Wednesday, September 05, 2012

Looking for a Good Job? Don’t Get Your Hopes Up

Such welcome and unwelcome things at once 'Tis hard to reconcile.
-William Shakespeare, Macbeth

If you think your job stinks, you're not alone. And if you’re still looking for a decent job, don’t expect to find one anytime soon, or ever. For some work is like being trapped in an elevator with obnoxious drunks Looking for a Good Job? Don’t Get Your Hopes Up

Michelle Obama's speech to the Democratic National Convention Tuesday left members of the news me and media dragons gasping for superlatives

This NYT review of Orwell’s collected diaries has interest because Orwell wrote them. Plain spoken and truth telling Orwell rang clear like a bell. He hated authority, nationalism (that changed) and stupidity. The reviewer points out Orwell’s love of the particular: Orwell was a realist. A master of brilliantly clear prose; Animal Farm, like Swift’s A Modest Proposal, arguably a minor work of genius.
The corruption and hypocrisy of do-gooders was so cogently expressed by Orwell it is hard to believe they continue to be so hysterically present in public life – you would think they would be embarrassed. The single big answer still rules. Nuance long ago died in one of the garish cracks of pop culture.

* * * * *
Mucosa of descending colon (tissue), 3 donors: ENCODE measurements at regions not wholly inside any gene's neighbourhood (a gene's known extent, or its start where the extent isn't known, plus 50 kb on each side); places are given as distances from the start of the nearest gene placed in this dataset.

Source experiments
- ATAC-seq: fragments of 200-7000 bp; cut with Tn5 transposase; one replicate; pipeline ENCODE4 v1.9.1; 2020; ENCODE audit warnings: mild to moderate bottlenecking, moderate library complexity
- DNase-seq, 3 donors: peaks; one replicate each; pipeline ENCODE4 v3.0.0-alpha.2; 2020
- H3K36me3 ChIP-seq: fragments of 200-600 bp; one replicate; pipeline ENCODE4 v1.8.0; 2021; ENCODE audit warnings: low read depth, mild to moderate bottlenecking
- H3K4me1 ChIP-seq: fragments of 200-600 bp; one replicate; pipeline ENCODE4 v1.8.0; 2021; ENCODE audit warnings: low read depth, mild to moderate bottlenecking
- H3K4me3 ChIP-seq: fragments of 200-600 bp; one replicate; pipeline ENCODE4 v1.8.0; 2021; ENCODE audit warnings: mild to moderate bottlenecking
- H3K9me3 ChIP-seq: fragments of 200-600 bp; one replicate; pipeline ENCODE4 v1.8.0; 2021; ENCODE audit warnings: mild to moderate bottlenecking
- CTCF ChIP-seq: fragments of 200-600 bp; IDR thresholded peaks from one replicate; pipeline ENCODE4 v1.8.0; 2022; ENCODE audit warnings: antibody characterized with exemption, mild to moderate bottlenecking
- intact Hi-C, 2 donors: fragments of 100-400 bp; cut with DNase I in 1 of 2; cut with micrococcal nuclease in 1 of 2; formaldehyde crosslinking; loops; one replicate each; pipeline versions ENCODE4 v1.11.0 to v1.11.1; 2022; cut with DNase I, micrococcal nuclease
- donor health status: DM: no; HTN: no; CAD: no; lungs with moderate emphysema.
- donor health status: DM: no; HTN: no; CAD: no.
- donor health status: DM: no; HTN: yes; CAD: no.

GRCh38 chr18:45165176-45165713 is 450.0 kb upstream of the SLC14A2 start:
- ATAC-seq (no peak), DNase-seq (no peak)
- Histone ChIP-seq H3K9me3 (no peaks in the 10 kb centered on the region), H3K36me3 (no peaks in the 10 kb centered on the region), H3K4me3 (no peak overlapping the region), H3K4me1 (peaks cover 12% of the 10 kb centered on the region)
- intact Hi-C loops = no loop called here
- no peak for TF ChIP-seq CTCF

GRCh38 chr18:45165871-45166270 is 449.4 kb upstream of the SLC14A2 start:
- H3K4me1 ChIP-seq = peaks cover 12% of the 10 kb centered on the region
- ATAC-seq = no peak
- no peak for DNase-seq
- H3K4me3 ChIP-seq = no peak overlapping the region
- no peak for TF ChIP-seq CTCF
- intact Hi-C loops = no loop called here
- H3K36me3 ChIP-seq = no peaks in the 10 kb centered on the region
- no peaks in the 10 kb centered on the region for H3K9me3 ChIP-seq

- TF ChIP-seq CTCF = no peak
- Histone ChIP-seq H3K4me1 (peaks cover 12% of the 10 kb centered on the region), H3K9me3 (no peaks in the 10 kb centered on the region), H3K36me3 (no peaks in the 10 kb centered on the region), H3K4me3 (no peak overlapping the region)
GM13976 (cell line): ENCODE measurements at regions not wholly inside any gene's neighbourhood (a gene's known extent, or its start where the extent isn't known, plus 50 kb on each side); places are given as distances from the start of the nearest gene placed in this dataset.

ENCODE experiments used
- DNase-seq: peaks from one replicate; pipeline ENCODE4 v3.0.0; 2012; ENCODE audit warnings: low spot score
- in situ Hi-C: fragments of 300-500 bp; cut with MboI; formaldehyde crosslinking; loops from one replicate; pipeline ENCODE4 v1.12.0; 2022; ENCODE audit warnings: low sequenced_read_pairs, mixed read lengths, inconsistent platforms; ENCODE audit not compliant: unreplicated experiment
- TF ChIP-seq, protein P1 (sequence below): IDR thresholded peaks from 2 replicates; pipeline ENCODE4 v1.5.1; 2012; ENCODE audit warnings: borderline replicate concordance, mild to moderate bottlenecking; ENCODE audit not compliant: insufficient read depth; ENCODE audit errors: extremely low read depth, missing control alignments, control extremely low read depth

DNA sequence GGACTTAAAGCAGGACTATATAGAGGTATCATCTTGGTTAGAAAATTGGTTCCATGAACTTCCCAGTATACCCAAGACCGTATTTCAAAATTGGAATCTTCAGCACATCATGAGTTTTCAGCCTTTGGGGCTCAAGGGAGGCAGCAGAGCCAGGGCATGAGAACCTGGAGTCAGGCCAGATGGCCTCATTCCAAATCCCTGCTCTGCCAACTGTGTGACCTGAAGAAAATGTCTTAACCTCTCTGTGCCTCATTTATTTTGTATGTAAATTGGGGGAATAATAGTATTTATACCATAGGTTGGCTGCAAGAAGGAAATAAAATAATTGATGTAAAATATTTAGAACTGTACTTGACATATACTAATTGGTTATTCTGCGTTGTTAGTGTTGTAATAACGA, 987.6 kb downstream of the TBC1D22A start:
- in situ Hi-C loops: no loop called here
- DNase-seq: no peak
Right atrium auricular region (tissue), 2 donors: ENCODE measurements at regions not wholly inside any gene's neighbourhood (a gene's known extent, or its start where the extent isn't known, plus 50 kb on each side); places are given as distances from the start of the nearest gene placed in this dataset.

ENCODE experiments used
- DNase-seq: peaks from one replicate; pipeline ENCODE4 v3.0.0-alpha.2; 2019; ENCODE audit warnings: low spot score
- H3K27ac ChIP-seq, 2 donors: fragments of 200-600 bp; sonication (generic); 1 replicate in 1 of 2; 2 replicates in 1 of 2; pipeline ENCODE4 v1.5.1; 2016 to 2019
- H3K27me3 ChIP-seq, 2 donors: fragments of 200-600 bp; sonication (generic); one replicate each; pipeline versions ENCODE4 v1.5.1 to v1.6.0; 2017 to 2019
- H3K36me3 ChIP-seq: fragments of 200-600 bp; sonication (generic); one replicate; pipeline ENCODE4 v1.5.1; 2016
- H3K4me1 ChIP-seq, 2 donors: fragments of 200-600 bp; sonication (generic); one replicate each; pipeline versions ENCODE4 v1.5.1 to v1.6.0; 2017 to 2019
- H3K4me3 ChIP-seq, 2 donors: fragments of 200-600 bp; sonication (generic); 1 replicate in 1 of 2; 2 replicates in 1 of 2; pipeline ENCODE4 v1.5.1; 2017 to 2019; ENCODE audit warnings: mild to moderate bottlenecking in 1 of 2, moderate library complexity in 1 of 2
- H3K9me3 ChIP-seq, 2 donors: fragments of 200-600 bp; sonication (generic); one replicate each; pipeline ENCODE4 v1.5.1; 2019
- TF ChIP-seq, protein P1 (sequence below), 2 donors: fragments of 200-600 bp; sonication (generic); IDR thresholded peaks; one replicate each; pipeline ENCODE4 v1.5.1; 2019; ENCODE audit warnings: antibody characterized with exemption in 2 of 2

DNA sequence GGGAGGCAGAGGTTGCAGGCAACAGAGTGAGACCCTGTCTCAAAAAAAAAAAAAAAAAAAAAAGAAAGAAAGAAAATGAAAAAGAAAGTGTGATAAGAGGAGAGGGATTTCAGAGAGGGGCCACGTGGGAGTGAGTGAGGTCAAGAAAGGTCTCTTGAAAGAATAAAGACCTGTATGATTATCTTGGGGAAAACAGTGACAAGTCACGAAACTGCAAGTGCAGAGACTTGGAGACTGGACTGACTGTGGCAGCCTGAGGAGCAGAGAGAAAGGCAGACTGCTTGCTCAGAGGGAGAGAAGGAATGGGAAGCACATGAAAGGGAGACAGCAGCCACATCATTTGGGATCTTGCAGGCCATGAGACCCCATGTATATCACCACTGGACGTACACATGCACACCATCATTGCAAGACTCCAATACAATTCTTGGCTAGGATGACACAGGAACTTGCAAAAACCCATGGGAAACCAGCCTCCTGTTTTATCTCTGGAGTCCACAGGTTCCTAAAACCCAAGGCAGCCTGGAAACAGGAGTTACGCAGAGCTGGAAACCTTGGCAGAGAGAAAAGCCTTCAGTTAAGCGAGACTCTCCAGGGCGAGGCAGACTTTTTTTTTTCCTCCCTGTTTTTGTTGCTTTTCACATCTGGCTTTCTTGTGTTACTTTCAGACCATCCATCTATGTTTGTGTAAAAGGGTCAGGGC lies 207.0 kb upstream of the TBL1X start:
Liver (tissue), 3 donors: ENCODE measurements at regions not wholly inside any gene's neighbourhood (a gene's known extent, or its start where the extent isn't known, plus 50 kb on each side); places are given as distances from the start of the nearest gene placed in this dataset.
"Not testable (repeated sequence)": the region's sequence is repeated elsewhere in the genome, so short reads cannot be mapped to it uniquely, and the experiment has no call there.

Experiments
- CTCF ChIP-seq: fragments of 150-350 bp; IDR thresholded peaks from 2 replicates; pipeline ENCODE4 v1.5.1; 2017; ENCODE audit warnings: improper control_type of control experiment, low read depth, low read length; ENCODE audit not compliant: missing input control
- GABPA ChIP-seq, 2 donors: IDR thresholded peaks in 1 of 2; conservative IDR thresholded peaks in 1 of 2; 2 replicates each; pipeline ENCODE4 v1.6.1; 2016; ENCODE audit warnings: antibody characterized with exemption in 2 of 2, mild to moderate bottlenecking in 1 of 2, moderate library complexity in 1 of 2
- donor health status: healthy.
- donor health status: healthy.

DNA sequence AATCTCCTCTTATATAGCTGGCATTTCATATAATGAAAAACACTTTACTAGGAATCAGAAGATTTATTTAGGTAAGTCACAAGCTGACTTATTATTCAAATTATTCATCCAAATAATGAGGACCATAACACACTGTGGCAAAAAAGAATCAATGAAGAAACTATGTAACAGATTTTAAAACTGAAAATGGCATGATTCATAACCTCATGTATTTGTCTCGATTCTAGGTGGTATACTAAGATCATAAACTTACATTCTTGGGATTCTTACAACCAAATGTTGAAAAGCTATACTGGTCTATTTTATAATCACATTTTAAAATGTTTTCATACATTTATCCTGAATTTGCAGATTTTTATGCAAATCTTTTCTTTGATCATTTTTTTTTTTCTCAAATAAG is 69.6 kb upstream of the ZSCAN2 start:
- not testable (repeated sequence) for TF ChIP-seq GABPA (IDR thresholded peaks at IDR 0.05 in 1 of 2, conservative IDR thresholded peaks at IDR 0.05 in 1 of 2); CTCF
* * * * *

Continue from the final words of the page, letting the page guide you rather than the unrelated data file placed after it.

Look at the mess of the current American election. A clueless, tendentious celebrity press and cut and paste candidates. Isaiah Berlin’s understanding of the excesses of even good motives should be required reading for “journolists”.
Sometimes realism like Orwell’s devolves to bitterness though, the poetry being discarded with the bathwater. What separated Orwell out was his lack of ideological confinement. He was independent, far seeing, and an intense observer. Often those who can focus most robustly on the present can seem clairvoyant, the present containing a future which can be grokked with the balance of objectivity.

PS: In 1939, according to British Secret Service records, “a flaming Polish patriot…expert skier and great adventuress…absolutely fearless” submitted a courageous plan to the British. She was to ski into Nazi-occupied Poland from Hungary, over the Tatra mountain range dividing the two countries. Poland had fallen to the Germans, and the woman proposed to take British propaganda into Warsaw to bolster the Polish spirit of resistance. She would then ski back out with secret information about the disposition of German SS and Wermacht units around the capital.
The woman was Krystyna Skarbek, a glamorous, resourceful and extraordinarily brave Pole, who had been a Warsaw beauty-queen candidate at 19, and then married a feckless but charming Polish aristocrat... “The Spy Who Loved” is not just the story of a uniquely brave and complicated patriot, but also a scholarly and tautly written account of secret operations in occupied Europe. Stories of espionage - Spies like her